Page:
Adam and his amazing support worker

As you know I am acting as an independent advocate for Adam as I know him well, having worked with him from 2012 onwards. I would like to preface this letter by complimenting the efforts made by staff at the unit in the weeks following his admission. As you know, Adam has been under section in the past and his family and staff tell me that his treatment and the respect he receives has been markedly better than any previous admission.

However, I am writing now to address some concerns, predominantly the use of seclusion, or at least the manner in which it is currently practiced, as a matter of urgency for Adam whilst he continues to reside at your MH unit. I have great concerns over both the efficacy of this room as a behaviour management strategy, of the potential trauma that Adam may suffer as a result, and of potential breaches of Adam’s rights under the Human Rights Act, Equality Act, and deviation from guidelines set out by the MHA Code of Practice and NICE NG10.

It has long been established that Adam does not have the mental capacity to understand punitive approaches to his behaviours, particularly during periods of crisis; additionally, when his mental health (mania, bipolar and possible anxiety disorders) has deteriorated to the extent to which he is no longer able to employ his many behaviour management strategies sufficiently, he will also experience intense fear and distress, resulting in high agitation and physical aggression.

This information is documented in his support plan along with detailed preventative, de-escalation and response strategies. These have been developed over many years with input from a multi-disciplinary team, working closely with family and support staff to ensure efficacy, safety, and positive, therapeutic engagement in the community. This document also details adaptive technologies that Adam requires to support him to manage his learning disability; Adam is highly reliant on a combination of systems and strategies that have been developed to enable him to function on both practical and communicative levels. Without these strategies Adam’s ability to function and cope with the challenges he faces is greatly compromised, and the impact this can have on his anxiety, stress, and overall mental health can be significant.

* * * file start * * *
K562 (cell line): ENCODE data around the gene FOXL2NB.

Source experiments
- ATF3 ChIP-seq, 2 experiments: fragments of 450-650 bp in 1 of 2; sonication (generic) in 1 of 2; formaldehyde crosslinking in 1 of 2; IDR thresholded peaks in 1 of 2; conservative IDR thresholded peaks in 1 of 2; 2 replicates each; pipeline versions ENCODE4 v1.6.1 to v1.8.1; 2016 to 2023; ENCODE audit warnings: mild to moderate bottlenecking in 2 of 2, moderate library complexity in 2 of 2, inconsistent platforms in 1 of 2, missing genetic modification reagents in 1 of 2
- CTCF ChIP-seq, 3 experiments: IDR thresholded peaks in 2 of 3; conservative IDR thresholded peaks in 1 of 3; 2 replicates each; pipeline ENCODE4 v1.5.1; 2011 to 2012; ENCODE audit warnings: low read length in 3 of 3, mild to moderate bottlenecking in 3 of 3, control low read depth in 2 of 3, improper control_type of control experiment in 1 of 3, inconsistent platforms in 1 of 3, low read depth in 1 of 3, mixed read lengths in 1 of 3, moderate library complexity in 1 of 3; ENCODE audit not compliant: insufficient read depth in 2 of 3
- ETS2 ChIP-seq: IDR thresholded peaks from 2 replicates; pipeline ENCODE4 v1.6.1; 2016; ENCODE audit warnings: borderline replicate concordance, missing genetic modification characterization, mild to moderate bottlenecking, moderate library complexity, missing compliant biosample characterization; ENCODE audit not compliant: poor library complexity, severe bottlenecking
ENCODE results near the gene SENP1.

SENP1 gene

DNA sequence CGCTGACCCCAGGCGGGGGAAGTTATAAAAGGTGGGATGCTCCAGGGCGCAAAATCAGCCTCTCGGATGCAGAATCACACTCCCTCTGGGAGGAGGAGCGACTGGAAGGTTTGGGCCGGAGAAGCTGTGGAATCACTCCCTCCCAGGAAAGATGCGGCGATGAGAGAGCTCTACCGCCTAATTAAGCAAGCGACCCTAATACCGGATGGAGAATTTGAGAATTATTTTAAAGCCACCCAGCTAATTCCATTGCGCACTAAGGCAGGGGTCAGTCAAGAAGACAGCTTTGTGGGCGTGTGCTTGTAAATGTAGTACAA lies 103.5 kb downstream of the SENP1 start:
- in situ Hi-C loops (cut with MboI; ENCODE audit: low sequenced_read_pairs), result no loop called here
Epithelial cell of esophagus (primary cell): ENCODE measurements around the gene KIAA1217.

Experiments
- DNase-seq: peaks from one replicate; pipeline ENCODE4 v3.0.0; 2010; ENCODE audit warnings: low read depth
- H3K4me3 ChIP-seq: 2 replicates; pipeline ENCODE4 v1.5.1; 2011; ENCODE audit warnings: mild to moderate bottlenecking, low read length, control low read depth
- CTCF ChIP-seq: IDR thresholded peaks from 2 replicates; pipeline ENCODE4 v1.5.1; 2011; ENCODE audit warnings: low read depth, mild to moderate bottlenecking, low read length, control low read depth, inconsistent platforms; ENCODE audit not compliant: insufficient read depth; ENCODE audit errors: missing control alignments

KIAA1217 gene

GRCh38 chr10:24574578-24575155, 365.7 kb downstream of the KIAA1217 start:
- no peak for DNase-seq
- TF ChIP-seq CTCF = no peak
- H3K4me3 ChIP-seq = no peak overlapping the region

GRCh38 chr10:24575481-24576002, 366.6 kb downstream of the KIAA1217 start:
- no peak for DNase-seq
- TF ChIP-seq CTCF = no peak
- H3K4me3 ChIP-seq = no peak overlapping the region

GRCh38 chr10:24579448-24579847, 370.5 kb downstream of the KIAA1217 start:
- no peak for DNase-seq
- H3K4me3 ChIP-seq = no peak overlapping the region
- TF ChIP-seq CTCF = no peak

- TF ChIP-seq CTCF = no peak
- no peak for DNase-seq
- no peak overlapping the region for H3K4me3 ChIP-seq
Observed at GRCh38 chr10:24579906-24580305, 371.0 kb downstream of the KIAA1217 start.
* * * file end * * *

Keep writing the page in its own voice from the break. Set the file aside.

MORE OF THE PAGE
It is with this in mind that we must challenge the current application of seclusion in Adam’s case. I am very concerned that Adam’s lack of capacity to understand the purpose of seclusion, coupled with the deprivation of any and all of the resources that he relies upon, does in fact constitute treatment that is causing him intense mental suffering, fear and trauma, and is therefore a potential breach of his rights under section 3 of the Human Rights Act. Additionally, section 1.5 of the Act states: “Any restrictions should be the minimum necessary to safely provide the care or treatment required having regard to whether the purpose for the restriction can be achieved in a way that is less restrictive of the person’s rights and freedom of action.” The Act also states that any deviation from these guidelines should be clearly documented and justifiable as necessary and proportionate in the circumstances of the specific case.